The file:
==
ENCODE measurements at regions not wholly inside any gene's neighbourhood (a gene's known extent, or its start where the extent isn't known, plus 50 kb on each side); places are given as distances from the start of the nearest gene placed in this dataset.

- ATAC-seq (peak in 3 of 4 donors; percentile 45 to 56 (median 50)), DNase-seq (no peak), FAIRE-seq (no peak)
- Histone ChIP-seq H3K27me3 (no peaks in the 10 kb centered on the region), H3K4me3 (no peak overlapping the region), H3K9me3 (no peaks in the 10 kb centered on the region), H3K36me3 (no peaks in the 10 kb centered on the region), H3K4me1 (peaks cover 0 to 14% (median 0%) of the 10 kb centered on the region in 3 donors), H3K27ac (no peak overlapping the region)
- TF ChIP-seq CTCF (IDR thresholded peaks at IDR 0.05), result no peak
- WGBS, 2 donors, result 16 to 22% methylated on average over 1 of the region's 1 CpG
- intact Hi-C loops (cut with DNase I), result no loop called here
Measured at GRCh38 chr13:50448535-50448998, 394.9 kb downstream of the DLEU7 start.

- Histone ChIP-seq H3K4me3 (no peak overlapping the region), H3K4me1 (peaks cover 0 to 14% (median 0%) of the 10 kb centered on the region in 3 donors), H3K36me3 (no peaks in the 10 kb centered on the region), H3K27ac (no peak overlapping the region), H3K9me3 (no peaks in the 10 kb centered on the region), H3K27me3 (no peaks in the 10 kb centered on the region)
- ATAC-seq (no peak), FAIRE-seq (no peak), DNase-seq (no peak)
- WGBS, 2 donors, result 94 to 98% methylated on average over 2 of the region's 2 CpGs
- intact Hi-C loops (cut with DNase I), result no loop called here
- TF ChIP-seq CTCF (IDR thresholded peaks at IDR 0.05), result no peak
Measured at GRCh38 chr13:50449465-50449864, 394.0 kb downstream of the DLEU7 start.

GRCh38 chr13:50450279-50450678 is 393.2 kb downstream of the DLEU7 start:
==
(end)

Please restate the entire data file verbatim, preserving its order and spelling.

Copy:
ENCODE measurements at regions not wholly inside any gene's neighbourhood (a gene's known extent, or its start where the extent isn't known, plus 50 kb on each side); places are given as distances from the start of the nearest gene placed in this dataset.

- ATAC-seq (peak in 3 of 4 donors; percentile 45 to 56 (median 50)), DNase-seq (no peak), FAIRE-seq (no peak)
- Histone ChIP-seq H3K27me3 (no peaks in the 10 kb centered on the region), H3K4me3 (no peak overlapping the region), H3K9me3 (no peaks in the 10 kb centered on the region), H3K36me3 (no peaks in the 10 kb centered on the region), H3K4me1 (peaks cover 0 to 14% (median 0%) of the 10 kb centered on the region in 3 donors), H3K27ac (no peak overlapping the region)
- TF ChIP-seq CTCF (IDR thresholded peaks at IDR 0.05), result no peak
- WGBS, 2 donors, result 16 to 22% methylated on average over 1 of the region's 1 CpG
- intact Hi-C loops (cut with DNase I), result no loop called here
Measured at GRCh38 chr13:50448535-50448998, 394.9 kb downstream of the DLEU7 start.

- Histone ChIP-seq H3K4me3 (no peak overlapping the region), H3K4me1 (peaks cover 0 to 14% (median 0%) of the 10 kb centered on the region in 3 donors), H3K36me3 (no peaks in the 10 kb centered on the region), H3K27ac (no peak overlapping the region), H3K9me3 (no peaks in the 10 kb centered on the region), H3K27me3 (no peaks in the 10 kb centered on the region)
- ATAC-seq (no peak), FAIRE-seq (no peak), DNase-seq (no peak)
- WGBS, 2 donors, result 94 to 98% methylated on average over 2 of the region's 2 CpGs
- intact Hi-C loops (cut with DNase I), result no loop called here
- TF ChIP-seq CTCF (IDR thresholded peaks at IDR 0.05), result no peak
Measured at GRCh38 chr13:50449465-50449864, 394.0 kb downstream of the DLEU7 start.

GRCh38 chr13:50450279-50450678 is 393.2 kb downstream of the DLEU7 start: